Transcervical Uterine Incision in Unicornuate Uterus

Unicornuate uterus accounts for 4.4% of all uterine anomalies [1]. It is thought to arise from the failure in the development of one of the paramesonephric ducts, either partially (results in a rudimentary horn) or completely (isolated hemiuterus). In women with unicornuate uterus and a separate rudimentary horn, removal of the rudimentary horn has been advocated in women troubled with severe dysmenorrhea and to avoid rudimentary horn pregnancy. Pregnancy occurring in the unicornuate uterus is associated with an increased risk of first trimester miscarriage, second trimester loss, cervical incompetence, and a number of obstetric complications such as intrauterine growth restriction (IUGR), preterm delivery, mal-presentation and intrauterine death.

Specifically, the overall literature data suggests a spontaneous miscarriage rate of 19.5%, preterm delivery rate of 19.1%, and term delivery rate of 21.0% [2]. The exact mechanism responsible for the poor reproductive outcomes in unicornuate uterus is unknown. At present there is no accepted treatment method for women with unicornuate uterus, other than expectant measures. In this report, we described a consecutive series of 33 cases of unicornuate uterus treated by a novel surgical technique, transcervical uterine incision (TCUI), designed to widen the narrow uterine cavity, to test the hypothesis that the adverse pregnancy outcome associated with unicornuate uterus is related to the reduced capacity of the uterine cavity in this group of women.

The night before TCUI cervical dilating-stick was inserted into uterine canal to let the cervical canal soft and dilated. TCUI was designed to resect the opposite uterine wall of uniconuate horn side which was drawing as Figure 1. The patient was put under general anaesthesia and placed in lithotomy position. Under laparoscopic guidance and/or abdominal ultrasound guidance the cervix was dilated to Hegar 10-11, and hysteroscopic bipolor electro-resectoscopewas inserted into the uterine cavity with 0.9% normal saline distention media under 100mmHg distention pressure. Hysteroscopic diagnosis shown right unicornuate uterus [Figure 2].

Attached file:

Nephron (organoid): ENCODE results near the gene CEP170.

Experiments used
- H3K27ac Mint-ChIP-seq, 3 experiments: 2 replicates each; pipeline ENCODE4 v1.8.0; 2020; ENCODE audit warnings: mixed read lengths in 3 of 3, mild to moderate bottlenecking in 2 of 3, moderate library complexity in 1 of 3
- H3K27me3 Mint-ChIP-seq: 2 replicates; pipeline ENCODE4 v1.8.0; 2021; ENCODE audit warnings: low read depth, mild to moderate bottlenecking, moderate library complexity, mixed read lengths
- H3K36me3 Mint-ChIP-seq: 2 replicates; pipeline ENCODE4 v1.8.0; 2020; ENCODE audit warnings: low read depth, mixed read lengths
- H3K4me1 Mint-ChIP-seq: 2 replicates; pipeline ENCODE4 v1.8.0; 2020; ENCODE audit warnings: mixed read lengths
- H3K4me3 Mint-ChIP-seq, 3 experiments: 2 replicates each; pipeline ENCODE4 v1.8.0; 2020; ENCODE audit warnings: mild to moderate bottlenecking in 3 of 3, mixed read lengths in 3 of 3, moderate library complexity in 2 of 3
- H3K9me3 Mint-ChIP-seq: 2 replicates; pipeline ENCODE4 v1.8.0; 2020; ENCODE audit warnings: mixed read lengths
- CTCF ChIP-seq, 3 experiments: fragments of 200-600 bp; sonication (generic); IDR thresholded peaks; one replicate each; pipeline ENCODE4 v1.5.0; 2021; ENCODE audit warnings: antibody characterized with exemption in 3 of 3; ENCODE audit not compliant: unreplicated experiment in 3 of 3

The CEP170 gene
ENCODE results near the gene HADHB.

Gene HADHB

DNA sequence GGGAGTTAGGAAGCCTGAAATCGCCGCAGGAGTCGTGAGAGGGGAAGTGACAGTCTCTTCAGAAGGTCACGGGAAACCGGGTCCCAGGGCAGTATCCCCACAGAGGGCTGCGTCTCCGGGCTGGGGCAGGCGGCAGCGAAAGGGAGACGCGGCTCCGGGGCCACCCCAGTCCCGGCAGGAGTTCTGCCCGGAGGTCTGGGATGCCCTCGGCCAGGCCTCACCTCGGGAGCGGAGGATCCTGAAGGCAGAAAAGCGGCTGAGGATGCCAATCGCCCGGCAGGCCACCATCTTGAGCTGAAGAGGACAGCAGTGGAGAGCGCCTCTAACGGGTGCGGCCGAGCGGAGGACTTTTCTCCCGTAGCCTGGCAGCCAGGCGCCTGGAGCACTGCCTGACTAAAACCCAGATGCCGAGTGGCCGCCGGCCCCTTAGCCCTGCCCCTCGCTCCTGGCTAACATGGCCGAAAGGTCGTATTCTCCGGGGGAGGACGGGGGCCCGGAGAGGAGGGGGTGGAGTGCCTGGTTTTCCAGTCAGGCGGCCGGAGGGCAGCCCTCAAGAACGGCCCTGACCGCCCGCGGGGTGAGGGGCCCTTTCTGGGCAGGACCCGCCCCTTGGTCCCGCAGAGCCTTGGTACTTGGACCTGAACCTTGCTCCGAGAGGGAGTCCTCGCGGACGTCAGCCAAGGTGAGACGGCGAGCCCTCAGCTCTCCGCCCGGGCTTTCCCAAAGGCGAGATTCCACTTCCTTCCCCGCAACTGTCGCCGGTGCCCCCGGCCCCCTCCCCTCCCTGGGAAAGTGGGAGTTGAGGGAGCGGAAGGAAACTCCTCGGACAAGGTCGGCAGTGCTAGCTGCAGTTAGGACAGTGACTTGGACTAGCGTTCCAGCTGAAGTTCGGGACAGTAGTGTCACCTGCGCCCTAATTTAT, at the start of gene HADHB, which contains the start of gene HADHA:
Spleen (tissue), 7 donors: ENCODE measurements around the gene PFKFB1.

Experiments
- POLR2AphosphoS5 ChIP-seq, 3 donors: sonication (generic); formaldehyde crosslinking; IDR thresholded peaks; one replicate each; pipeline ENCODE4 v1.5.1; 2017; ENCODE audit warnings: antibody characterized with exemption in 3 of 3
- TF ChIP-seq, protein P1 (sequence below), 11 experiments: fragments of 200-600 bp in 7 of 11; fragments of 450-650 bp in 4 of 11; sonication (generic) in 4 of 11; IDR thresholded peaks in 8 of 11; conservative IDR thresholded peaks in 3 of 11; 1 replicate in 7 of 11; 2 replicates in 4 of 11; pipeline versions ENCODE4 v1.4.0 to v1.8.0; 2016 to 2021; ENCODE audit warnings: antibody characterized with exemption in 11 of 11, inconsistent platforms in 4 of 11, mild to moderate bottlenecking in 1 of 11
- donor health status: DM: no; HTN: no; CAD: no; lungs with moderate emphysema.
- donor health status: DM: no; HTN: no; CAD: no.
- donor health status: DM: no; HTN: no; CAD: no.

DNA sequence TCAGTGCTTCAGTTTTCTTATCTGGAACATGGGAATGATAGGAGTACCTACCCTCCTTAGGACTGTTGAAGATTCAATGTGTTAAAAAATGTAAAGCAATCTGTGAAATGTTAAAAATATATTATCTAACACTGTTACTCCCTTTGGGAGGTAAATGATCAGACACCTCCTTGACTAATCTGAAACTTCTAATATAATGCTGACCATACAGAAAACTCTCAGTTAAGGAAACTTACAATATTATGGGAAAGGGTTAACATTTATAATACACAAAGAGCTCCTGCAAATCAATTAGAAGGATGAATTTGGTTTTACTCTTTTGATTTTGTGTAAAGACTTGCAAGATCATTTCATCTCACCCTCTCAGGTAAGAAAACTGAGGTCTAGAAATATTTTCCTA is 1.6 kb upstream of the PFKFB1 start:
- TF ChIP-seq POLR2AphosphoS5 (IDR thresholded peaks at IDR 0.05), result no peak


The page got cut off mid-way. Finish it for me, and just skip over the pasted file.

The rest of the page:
TCUI commenced with a shallow transverse incision over the narrowed fundal part of the unicornuate horn was made by using a wire loop or needle electrode. This created a new uterine fundus with a width of ≥2cm. Then, a 4 cm long vertical incision was made over the lateral wall [Figure 3], approximately 1 cm deep over the fundal region but taper to stop at the level of the isthmus. After the operation, an inverted triangular shaped uterine cavity was created [Figure 4]. A Foley catheter was inserted into the uterine cavity after the operation, stayed in situ for 5-7 days, and then removed.

Artificial menstrual cycle treatment with estrogen and progesterone was used for two cycles. Second look was performed one month later after surgery.

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